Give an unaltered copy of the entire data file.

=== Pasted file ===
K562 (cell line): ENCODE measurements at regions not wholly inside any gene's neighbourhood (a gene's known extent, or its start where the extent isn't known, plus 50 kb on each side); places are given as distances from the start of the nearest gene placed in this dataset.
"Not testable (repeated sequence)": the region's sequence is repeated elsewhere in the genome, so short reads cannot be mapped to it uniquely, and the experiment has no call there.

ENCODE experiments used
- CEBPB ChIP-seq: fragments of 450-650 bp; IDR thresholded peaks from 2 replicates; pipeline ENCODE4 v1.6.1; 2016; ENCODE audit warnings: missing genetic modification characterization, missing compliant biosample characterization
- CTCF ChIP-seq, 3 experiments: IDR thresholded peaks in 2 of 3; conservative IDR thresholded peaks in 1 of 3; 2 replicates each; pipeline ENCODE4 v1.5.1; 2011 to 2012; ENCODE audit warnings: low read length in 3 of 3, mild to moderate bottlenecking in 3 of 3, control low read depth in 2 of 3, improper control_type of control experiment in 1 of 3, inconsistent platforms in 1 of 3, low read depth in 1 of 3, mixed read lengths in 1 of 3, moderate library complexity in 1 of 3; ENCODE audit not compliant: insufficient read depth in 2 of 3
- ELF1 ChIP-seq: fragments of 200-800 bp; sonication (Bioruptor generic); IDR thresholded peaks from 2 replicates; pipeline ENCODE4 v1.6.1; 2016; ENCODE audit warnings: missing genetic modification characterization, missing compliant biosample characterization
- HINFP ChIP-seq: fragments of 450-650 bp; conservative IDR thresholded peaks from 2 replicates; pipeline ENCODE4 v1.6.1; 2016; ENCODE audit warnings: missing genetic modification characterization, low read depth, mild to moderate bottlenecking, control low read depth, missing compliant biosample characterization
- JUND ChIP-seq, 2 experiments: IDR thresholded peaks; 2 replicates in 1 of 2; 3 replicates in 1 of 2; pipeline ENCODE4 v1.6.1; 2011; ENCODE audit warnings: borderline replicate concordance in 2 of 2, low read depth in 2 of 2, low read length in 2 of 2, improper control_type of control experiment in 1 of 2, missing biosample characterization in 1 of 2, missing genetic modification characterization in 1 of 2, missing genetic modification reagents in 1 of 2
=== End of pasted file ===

K562 (cell line): ENCODE measurements at regions not wholly inside any gene's neighbourhood (a gene's known extent, or its start where the extent isn't known, plus 50 kb on each side); places are given as distances from the start of the nearest gene placed in this dataset.
"Not testable (repeated sequence)": the region's sequence is repeated elsewhere in the genome, so short reads cannot be mapped to it uniquely, and the experiment has no call there.

ENCODE experiments used
- CEBPB ChIP-seq: fragments of 450-650 bp; IDR thresholded peaks from 2 replicates; pipeline ENCODE4 v1.6.1; 2016; ENCODE audit warnings: missing genetic modification characterization, missing compliant biosample characterization
- CTCF ChIP-seq, 3 experiments: IDR thresholded peaks in 2 of 3; conservative IDR thresholded peaks in 1 of 3; 2 replicates each; pipeline ENCODE4 v1.5.1; 2011 to 2012; ENCODE audit warnings: low read length in 3 of 3, mild to moderate bottlenecking in 3 of 3, control low read depth in 2 of 3, improper control_type of control experiment in 1 of 3, inconsistent platforms in 1 of 3, low read depth in 1 of 3, mixed read lengths in 1 of 3, moderate library complexity in 1 of 3; ENCODE audit not compliant: insufficient read depth in 2 of 3
- ELF1 ChIP-seq: fragments of 200-800 bp; sonication (Bioruptor generic); IDR thresholded peaks from 2 replicates; pipeline ENCODE4 v1.6.1; 2016; ENCODE audit warnings: missing genetic modification characterization, missing compliant biosample characterization
- HINFP ChIP-seq: fragments of 450-650 bp; conservative IDR thresholded peaks from 2 replicates; pipeline ENCODE4 v1.6.1; 2016; ENCODE audit warnings: missing genetic modification characterization, low read depth, mild to moderate bottlenecking, control low read depth, missing compliant biosample characterization
- JUND ChIP-seq, 2 experiments: IDR thresholded peaks; 2 replicates in 1 of 2; 3 replicates in 1 of 2; pipeline ENCODE4 v1.6.1; 2011; ENCODE audit warnings: borderline replicate concordance in 2 of 2, low read depth in 2 of 2, low read length in 2 of 2, improper control_type of control experiment in 1 of 2, missing biosample characterization in 1 of 2, missing genetic modification characterization in 1 of 2, missing genetic modification reagents in 1 of 2